Local fishermen across the country especially those trading on dry lands are headed for good days ahead as the country is expected to receive good rains this summer rainy season.
Stretching his fishing net along the road in between electric poles in Old Naledi location, Zwine as he is commonly known by his peer rivals, has just finished selling some of his few catch from Thursday morning.
Plying their trade in the dwindling Gaborone dam, Zwine is one of the common sights of young men lining the tarred road near the dam each and every day.
They are trying to sell their catch to the potential customers from work or heading to the bustling Game City mall- a stone’s throw away.
“Fish are hard to find these dry days as they have gone deep, chased away by the scorching heat. Life is terrible for us,” Zwine said, lamenting “I have just sold all my small catch this morning.”
He will later go watch movies at a neighbor’s home as there is nothing to do for the day.
But the announcements by the weather bureau of late that the country will experience a considerable amount of downpour, coupled with recent showers, bring hope to the unemployed Zwine.
“There is nothing that entered the dam but we will keep hoping,” he said about the recent showers.
Like the rest of the unemployed fishermen in the area, Zwine blames the mushrooming of farms around Gaborone dam by the elite whites and their black cronies, some of whom are engaged in game farming for the low catchment in the dam.
A seasoned fisherman, Zwine has known the dam for many years and used to accommodate a lot of water long before the encroachment of the farms in the vicinity.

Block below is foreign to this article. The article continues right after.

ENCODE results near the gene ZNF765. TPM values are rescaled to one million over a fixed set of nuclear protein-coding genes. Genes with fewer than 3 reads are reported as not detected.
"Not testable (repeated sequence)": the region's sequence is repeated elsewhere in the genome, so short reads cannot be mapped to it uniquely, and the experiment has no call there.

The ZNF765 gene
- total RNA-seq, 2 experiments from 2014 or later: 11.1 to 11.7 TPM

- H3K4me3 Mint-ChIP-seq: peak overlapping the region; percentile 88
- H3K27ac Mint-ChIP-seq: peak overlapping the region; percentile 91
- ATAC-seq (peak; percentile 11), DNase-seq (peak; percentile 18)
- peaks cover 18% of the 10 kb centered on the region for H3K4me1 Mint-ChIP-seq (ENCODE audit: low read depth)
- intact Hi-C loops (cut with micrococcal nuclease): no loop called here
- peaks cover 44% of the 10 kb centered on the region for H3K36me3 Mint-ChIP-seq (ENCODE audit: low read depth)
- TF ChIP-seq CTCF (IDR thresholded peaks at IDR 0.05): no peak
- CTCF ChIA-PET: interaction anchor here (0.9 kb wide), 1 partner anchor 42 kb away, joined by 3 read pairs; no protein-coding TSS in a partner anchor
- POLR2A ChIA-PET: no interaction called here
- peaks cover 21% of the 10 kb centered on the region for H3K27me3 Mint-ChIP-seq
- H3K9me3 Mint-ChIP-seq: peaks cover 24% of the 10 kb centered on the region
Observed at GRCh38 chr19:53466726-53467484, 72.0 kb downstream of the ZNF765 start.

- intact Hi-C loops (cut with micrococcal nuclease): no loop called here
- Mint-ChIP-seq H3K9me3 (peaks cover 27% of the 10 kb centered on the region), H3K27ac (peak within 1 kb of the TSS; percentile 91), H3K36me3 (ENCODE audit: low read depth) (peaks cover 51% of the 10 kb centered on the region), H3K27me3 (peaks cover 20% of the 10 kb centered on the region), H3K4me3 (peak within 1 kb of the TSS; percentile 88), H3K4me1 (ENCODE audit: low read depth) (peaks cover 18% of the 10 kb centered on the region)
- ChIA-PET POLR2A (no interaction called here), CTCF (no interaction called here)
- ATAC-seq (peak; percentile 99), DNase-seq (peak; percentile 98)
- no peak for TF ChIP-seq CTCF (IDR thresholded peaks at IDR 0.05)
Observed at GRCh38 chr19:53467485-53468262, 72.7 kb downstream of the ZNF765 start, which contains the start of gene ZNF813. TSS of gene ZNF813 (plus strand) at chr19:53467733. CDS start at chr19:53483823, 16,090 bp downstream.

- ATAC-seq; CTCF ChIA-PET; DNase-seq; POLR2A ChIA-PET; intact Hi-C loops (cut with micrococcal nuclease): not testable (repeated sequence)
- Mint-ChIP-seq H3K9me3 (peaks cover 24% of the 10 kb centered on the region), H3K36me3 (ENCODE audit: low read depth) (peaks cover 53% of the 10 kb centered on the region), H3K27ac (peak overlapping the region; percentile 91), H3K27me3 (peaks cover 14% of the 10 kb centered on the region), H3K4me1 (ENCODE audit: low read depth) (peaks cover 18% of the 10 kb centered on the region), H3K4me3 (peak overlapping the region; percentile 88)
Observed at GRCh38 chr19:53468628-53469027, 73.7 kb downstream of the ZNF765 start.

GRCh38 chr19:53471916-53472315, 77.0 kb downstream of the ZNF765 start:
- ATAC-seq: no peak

“Should they let the water free, we will be back to our bustling business …our economic mainstay of life,” he said.
Zwine is just waiting for the anticipated rains to come and for the water to spill into the Gaborone dam, supplying the entire Gaborone City and neighboring villages with drinkable water.
For the surface flowing water to reach the dam, the thirty year old Thamaga born resident insists the tributaries have to fill the elites dams first before spilling into Gaborone dam.
They use the water for their tamed animals.
Zwine believes the move is wrong considering water is appallingly needed by the population as the Water Utilities Corporation imposes water rationing.
Should the weather forecasts come true, Zwine is ready for the eventuality as evidenced by his early monitoring check on his fishing net for any defects well before time.
Radithupa Radithupa’s reading of weather forecasts on national television has reassured the public of a considerable amount of rain, prompting farmers and fisherman alike to prepare for a good time this summer rainy season.
Fishing this time around closes in January to allow species to breed, giving the fishermen ample time to do their trade conveniently in the build to the festive season.
In the impoverished location of Old Naledi, most of the residents are unemployed, forcing the male youths to venture into the risky deep water trade which could claim their lives.
On a typically good day, Zwine could walk home with P400 in his pocket.